CNN reports that the Department of Homeland Security is putting an emphasis on getting election security programs up and running again after they were temporarily halted due to lack of funding during the shutdown.
Chris Krebs, Cybersecurity and Infrastructure Security Agency Director, told CNN that any election security programs that were put on hiatus during the shutdown were put on “the top of the priority list for restart”. The agency, overseen by DHS, is responsible for protecting the networks of nearly 100 civilian federal agencies.
He said routine vulnerability assessments were paused, including a “couple of the election-security related” assessments that were focused on state networks. Krebs pointed out that if an active threat occurred during the shutdown, his agency responded and searched out the threat.
Krebs told CNN that he was unaware of “any appreciable uptick in threats”, despite fears of cybersecurity experts that the shutdown would put federal systems at risk for a cyber attack. However one “ongoing” incident prompted an emergency directive to agencies across the government.
On January 22, one month into the government shutdown, the agency issued its first ever emergency directive ordering federal agencies to immediately take steps to protect against “hijacking and tampering” incidents aimed at Domain Name System records. Kreb said the Cybersecurity and Infrastructure Security Agency’s job is protect the “.govs”, and more rarely the “.coms” and “.orgs”, across government systems.
Kreb said, although there was “a sense of urgency” with the directive, the attack was apparently unrelated to the shutdown, instead appearing to be related to the holiday season. “It’s almost as if the actor took advantage of the holiday period between Christmas and New Year’s, when folks were all on holiday or on vacation leave and maybe weren’t looking at things as closely,” he said.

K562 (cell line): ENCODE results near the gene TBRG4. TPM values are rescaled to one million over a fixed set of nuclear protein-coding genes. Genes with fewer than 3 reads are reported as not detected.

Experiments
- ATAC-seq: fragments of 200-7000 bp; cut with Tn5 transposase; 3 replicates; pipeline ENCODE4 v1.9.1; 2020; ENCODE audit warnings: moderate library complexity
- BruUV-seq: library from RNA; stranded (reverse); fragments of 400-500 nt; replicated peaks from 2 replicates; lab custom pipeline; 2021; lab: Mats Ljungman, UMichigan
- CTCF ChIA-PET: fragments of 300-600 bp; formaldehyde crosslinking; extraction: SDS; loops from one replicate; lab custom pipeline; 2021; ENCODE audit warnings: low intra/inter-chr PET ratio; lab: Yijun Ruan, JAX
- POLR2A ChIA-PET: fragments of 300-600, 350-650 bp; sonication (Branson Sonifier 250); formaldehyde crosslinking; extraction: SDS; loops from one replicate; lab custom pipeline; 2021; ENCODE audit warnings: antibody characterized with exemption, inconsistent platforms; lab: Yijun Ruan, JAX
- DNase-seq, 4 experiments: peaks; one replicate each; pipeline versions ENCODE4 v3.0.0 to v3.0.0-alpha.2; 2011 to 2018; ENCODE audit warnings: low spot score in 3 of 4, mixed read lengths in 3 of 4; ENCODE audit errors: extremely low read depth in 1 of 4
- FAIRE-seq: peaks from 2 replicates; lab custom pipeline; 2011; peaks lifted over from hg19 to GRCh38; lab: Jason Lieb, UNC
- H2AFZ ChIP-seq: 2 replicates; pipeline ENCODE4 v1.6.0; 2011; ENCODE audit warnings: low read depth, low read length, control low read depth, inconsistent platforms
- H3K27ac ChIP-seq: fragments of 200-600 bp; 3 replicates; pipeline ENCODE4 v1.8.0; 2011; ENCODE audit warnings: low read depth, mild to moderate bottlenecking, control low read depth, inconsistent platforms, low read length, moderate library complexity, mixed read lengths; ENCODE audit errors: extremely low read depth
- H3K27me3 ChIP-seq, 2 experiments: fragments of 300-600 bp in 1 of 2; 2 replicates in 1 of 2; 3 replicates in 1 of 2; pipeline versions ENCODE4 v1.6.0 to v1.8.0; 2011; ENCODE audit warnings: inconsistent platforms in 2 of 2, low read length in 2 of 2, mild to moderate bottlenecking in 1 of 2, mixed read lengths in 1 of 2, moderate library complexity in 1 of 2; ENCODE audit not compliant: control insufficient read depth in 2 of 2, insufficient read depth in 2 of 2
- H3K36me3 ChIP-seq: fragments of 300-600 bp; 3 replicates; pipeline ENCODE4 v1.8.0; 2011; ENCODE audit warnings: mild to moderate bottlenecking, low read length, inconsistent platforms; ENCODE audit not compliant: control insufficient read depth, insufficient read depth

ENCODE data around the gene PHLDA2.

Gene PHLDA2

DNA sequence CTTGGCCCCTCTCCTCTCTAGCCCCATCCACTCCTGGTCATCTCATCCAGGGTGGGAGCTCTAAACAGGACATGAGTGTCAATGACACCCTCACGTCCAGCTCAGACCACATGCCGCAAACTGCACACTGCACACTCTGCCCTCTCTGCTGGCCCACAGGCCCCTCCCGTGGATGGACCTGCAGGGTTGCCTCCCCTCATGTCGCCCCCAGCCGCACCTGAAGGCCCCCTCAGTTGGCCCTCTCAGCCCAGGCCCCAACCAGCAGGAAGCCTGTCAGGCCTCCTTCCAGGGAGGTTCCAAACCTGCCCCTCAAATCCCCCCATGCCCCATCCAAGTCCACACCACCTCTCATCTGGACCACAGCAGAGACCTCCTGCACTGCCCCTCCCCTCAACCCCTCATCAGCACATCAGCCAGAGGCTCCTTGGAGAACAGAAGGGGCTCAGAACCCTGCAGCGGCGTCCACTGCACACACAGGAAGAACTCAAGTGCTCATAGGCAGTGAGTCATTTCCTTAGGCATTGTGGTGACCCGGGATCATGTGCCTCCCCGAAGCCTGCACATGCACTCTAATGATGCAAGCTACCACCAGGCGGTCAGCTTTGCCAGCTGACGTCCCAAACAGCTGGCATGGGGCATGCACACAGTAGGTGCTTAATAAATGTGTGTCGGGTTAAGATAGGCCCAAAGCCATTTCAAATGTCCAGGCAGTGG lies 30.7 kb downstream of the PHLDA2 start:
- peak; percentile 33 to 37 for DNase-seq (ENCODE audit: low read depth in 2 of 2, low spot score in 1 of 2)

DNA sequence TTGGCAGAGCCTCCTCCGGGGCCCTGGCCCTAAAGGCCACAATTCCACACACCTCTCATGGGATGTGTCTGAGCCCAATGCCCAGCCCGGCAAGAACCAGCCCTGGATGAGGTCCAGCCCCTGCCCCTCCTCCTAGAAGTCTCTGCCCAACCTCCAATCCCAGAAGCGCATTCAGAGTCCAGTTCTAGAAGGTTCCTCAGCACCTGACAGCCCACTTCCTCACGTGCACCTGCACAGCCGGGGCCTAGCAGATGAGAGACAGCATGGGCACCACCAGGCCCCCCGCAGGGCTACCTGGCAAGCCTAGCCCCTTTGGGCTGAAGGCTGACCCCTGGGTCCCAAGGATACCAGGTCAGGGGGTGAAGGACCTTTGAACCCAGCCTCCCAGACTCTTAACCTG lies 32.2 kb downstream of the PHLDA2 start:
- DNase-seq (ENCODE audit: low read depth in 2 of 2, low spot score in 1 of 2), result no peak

Tuesday was the deadline for agencies to comply with the actions required by the directive. Agencies were required to audit DNS records, change passwords, add Multi-Factor Authentication to DNS accounts, and monitor logs.
The bulk of federal agencies were able to meet the deadline and comply with the directive and the CISA is satisfied with the response. The agency is working with the outliers to create “road map plans” for compliance.
This type of attack, according to Kreb, is not a sophisticated one but is not a type of attack the organizations under his protection monitor for. He acknowledged this was a “big blind spot” and that there are steps the agency can take to harden security.
FireEye, a private security company, stated that there is evidence that the operators are conducting the attacks out of Iran and in support of the Iranian government. Krebs says the CISA doesn’t have enough information at this time to make that assessment but is continuing to work with agencies to implement the needed security measures.